Minimally Invasive Hip Resurfacing - Conventional Hip Resurfacing Today

Conventional Hip Resurfacing Today

Conventional hip resurfacing techniques were created as an alternative to total hip replacement, whereby only the diseased cartilage and a small surrounding area of the femur are removed, to be replaced with new surfaces. Although hip resurfacing has been around for some 40 years, the contemporary metal on metal bearing hip resurfacing has only increased in popularity amongst surgeons and patients in the past decade. Hip resurfacing has been welcomed by a number of surgeons globally, but others have met the technique with a certain degree of hesitation due to a number of potential disadvantages:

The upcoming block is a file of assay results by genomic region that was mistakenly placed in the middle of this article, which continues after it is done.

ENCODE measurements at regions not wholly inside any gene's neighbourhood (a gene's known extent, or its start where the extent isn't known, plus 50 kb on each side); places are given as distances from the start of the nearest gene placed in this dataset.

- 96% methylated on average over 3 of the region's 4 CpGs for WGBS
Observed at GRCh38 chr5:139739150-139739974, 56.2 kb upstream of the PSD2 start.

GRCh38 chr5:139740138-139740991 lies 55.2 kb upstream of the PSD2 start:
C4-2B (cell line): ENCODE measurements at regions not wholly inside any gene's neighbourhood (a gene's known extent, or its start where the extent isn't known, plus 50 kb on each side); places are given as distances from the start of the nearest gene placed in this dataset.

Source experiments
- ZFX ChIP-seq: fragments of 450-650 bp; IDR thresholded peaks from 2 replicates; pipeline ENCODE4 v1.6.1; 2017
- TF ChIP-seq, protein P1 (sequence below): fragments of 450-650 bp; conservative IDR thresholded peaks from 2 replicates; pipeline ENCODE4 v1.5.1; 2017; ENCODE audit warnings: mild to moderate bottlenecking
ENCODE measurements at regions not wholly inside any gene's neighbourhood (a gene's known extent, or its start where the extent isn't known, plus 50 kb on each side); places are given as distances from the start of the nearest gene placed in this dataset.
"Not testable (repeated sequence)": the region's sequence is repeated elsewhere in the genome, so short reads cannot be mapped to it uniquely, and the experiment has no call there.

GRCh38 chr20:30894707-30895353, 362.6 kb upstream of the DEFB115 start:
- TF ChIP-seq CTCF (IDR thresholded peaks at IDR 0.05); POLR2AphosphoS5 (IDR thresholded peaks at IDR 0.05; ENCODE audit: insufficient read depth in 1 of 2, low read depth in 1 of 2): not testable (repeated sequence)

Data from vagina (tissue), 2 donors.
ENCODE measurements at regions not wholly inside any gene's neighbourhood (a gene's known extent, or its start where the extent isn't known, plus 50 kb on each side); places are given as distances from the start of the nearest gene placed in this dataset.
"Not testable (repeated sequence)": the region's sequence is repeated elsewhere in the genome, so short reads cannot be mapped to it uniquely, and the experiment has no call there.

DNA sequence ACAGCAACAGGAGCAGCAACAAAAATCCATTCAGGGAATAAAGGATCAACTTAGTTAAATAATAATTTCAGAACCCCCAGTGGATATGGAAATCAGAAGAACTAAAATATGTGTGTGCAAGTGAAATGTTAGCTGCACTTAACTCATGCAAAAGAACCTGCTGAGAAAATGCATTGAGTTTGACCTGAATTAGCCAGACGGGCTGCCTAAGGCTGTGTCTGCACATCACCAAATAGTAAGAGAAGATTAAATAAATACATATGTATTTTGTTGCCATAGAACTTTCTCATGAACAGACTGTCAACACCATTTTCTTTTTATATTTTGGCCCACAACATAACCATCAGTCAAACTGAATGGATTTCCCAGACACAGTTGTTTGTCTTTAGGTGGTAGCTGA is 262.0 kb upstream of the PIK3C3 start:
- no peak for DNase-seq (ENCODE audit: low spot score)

Hip Resurfacing Total Hip Replacement
+ Bone preserving + Long term results positive
+ Beneficial to younger, more active patients + Less restrictions on patient suitability
+ Better prospects for future revision + Comparatively better range of motion
+ Best replicates pre-existing anatomy - Complicated revision process
- Larger incision, and higher risk of fracture - Life expectancy of ≥ 30 years post operatively will require revision

Incisions for hip resurfacing (posterior approach) have been well documented to stretch in excess of 20 cm in length. Hip resurfacing has been described as a more complicated procedure in comparison to hip replacement, and the operative technique described by Derek McMinn FRCS Ed, for posterior hip resurfacing shows operative incision similar to the ones mentioned earlier.

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